This Problem concerns the enforceability and remedies of leasehold covenants between landlords and tenants, and their successors in title. The ground floor lease is granted before 1 January 1996 and so the covenants are governed by a mixture of statute and common law. The first and second floor leases were granted in 2001 after the coming into force of the Landlord and Tenant (Covenant) Act 1995 and are dealt with under this statutory regime.
On the facts the original landlord, Larry and the Original tenant Tariq have assigned their leasehold estate. Clearly the original parties are bound to each other in contract to perform the covenants contained in the lease. Tariq liability continues throughout the whole term of the lease, and for any breach of covenant committed by his assignee Thursby v Plant (1690). Under s141 of the Law of Property Act (LPA) 1925, a landlord will not be able to sue the original tenant after he has parted with the land as that right is statutorily transferred to the new landlord, if the covenant has reference to the subject matter of the lease Re King 1963.
Of course for practical purposes, the landlord, Ron, will wish to enforce the leasehold covenant against the present tenant and, in this respect, the issue turns on whether the benefit of the covenant has passed to him and the burden of the covenant has passed to the new tenant. The rule under the Spencer case provides that two conditions must also be met (i) there must also be privity of estate between the parties and (ii) the covenants touch and concern the land.
The lease contains two covenants, one to pay rent and the other to use property as a ladies fashion business. The requirements for determining whether a covenant does touch and concern land have been re-stated by Swift Investments v Combined English Stores 1988. They are (i) covenant that benefits any estate as opposed to a particular original covenantee (ii) a covenant which affects the nature, quality, mode of use or value of land (iii) whether the covenant was expressed to be personal.
Both covenant prima facie touches and concern the land and fall within the Swift formula. Tariq has assigned his interest to Adam and Larry has assigned his interest to Ron. The relationship of Landlord and Tenant between Adam and Ron also appears to exist; a legal lease will establish privity of estate.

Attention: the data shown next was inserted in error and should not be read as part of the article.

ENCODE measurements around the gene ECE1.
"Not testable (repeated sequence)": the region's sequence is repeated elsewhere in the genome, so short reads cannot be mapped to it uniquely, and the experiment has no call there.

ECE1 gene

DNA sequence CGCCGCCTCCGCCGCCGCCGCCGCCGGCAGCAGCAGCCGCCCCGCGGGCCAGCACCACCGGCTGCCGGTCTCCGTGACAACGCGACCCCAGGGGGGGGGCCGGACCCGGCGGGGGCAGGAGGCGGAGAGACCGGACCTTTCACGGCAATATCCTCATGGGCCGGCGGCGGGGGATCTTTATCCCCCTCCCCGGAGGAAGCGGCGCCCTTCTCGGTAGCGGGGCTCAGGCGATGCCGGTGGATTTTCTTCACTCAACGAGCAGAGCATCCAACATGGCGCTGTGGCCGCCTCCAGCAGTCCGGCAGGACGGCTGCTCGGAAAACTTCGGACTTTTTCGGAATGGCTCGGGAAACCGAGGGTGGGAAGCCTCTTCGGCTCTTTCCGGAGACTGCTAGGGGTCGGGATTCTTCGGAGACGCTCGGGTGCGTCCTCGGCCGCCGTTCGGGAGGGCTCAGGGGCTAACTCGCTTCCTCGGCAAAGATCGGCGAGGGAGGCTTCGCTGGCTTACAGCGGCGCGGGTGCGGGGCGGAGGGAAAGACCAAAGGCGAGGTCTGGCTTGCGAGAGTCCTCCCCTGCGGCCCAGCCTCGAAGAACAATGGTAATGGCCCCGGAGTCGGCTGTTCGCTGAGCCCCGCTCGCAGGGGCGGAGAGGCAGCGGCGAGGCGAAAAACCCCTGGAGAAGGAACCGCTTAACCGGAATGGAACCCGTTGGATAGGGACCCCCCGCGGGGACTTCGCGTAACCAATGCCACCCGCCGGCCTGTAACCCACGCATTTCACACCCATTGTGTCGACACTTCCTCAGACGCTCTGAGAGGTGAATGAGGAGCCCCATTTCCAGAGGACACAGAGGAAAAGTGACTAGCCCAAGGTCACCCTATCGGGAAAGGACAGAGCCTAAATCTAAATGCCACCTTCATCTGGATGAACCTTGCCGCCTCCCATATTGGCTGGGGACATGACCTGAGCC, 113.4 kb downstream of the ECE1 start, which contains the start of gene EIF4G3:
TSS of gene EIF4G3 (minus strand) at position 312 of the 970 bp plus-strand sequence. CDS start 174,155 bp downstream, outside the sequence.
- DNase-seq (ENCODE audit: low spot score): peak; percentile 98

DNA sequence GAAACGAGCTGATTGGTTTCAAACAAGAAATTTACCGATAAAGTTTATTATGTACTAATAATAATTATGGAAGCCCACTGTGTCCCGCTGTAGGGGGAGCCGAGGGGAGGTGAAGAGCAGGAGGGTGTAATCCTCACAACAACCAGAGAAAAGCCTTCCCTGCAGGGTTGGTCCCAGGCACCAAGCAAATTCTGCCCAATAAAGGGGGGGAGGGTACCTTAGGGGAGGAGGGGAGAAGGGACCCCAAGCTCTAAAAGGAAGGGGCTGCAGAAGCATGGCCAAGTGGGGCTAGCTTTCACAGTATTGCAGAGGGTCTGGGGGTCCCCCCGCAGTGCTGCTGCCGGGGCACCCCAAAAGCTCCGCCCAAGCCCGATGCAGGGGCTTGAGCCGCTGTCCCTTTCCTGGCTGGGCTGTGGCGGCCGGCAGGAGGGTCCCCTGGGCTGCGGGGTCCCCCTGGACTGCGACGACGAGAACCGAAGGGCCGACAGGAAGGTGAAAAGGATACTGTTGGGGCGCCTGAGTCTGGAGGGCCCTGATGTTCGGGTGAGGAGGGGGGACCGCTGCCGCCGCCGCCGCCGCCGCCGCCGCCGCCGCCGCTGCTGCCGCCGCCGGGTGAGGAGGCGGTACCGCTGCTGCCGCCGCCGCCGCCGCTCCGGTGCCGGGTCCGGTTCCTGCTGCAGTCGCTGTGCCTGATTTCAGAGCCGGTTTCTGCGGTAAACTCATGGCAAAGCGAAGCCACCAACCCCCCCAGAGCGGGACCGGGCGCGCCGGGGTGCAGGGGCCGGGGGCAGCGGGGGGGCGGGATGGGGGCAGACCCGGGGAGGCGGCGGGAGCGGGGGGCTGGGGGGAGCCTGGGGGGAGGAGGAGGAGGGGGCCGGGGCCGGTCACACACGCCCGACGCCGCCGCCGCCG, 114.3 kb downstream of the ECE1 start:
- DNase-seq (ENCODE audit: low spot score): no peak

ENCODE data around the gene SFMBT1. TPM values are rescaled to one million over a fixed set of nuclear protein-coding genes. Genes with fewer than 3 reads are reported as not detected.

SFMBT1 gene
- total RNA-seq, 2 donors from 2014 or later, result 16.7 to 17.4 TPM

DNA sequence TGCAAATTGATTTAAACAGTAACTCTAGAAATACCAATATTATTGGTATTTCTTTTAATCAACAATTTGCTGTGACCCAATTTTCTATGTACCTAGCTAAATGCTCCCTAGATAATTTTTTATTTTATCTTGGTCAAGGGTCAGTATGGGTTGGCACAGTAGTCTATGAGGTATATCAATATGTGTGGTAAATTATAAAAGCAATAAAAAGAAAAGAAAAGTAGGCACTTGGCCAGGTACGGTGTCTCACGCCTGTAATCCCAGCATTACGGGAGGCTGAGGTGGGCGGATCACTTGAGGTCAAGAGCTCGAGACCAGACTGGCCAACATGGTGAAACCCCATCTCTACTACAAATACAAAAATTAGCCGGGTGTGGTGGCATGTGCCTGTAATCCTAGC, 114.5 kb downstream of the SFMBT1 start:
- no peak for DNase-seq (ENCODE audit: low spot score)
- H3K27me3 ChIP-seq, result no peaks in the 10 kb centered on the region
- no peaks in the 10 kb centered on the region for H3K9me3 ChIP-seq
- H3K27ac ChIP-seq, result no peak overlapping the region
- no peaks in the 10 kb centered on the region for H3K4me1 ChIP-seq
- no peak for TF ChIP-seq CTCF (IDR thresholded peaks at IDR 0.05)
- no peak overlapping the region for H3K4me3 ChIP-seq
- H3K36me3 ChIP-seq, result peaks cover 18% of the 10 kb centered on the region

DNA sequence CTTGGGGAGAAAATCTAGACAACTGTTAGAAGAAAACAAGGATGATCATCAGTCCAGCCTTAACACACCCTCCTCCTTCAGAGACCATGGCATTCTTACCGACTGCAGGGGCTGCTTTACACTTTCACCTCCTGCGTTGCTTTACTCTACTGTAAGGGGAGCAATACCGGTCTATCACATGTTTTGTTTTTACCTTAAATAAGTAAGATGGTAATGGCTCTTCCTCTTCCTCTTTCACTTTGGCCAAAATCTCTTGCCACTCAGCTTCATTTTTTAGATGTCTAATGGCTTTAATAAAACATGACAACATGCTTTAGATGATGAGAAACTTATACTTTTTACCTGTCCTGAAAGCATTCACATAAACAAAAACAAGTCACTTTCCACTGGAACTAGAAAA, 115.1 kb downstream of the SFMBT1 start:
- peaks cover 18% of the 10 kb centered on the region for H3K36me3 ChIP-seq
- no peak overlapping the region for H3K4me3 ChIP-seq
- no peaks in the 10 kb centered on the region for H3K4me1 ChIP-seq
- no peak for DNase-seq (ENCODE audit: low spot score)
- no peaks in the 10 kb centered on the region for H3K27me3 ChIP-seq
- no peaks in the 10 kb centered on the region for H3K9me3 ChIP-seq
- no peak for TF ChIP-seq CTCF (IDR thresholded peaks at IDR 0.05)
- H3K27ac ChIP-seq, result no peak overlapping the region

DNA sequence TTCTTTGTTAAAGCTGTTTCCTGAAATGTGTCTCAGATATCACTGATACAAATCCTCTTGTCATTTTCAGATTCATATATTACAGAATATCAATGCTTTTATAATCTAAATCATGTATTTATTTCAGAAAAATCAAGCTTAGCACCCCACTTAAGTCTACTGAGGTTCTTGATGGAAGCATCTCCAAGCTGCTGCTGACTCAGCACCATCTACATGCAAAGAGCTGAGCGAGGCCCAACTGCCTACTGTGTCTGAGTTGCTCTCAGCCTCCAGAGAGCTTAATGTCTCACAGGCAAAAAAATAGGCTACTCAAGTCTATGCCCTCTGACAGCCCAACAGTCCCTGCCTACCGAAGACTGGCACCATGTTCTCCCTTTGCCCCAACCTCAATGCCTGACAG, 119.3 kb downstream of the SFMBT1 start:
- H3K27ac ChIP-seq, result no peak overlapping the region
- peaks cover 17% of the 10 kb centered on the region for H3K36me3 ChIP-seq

I would advise Ron that he is entitled to sue Adam He could seek forfeiture on the breach of the user covenant under s146 LPA 1925. He would need to serve a notice, which would have to specify the breach, and require the breach to be remedied, if it is capable of remedy he may also request, compensation. The breach is a continuous breach and the covenant is negative as such it might be capable of being remedied. Also under s146 (2) LPA 1925 the tenant could apply for relief against forfeiture. Ron could alternatively sue for an injunction and damages.
Ron may also forfeit the lease for non-payment of rent .The procedure here is entirely different from that of forfeiture for breach of any other covenant. It is not necessary to first serve a s146 notice.
Forfeiture for non-payment of rent is governed by s 210 Common Law Procedure Act 1852 unless the lease provides for otherwise. Ron must first make a formal demand for the rent unless (i) at least half a year’s rent is arrears and (ii) there are not enough goods available for distress on the premises to satisfy all the arrears.
The courts have the statutory right to stay proceedings s212 CLPA 1852 provided the tenant pays all the rent due and the landlords cost
Under s 210 CLPA 1852 and s 138 County Court Act 1984 Adam can obtain relief against forfeiture within six months of the Landlord’s re-entry pursuant to a court order if Adam (i) pays the rent due (ii) pays the landlords expenses and (iii) it is just and equitable to grant relief. The rational behind this generous provision is...